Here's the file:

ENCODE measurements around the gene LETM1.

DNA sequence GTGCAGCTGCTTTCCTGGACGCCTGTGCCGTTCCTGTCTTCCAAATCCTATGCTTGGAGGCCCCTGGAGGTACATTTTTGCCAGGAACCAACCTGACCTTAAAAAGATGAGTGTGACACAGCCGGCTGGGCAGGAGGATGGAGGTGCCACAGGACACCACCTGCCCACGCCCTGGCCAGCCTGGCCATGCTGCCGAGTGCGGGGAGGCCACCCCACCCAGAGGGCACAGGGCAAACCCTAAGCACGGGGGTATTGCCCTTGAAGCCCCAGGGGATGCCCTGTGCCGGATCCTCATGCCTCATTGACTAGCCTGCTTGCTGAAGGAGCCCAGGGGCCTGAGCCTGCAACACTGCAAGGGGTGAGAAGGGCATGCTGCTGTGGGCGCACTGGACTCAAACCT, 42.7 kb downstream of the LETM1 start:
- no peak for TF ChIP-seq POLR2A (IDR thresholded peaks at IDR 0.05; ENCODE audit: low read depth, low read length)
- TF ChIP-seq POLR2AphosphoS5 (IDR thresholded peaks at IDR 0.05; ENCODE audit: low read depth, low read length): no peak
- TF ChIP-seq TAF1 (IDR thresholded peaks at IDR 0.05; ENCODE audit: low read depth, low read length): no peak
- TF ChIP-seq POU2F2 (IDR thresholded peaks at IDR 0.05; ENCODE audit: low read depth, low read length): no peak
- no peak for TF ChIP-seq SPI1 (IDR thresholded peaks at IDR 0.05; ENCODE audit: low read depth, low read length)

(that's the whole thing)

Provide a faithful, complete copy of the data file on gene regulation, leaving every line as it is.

ENCODE measurements around the gene LETM1.

DNA sequence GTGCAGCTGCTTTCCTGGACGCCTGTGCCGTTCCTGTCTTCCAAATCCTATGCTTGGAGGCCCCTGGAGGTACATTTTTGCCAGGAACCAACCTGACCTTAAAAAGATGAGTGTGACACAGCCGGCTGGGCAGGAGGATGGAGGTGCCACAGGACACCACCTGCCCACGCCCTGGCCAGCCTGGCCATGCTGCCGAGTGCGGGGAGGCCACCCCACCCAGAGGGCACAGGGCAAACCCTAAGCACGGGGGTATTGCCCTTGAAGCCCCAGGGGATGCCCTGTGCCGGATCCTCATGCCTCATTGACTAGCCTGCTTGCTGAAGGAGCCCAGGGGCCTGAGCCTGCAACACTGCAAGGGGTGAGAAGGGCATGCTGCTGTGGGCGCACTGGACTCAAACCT, 42.7 kb downstream of the LETM1 start:
- no peak for TF ChIP-seq POLR2A (IDR thresholded peaks at IDR 0.05; ENCODE audit: low read depth, low read length)
- TF ChIP-seq POLR2AphosphoS5 (IDR thresholded peaks at IDR 0.05; ENCODE audit: low read depth, low read length): no peak
- TF ChIP-seq TAF1 (IDR thresholded peaks at IDR 0.05; ENCODE audit: low read depth, low read length): no peak
- TF ChIP-seq POU2F2 (IDR thresholded peaks at IDR 0.05; ENCODE audit: low read depth, low read length): no peak
- no peak for TF ChIP-seq SPI1 (IDR thresholded peaks at IDR 0.05; ENCODE audit: low read depth, low read length)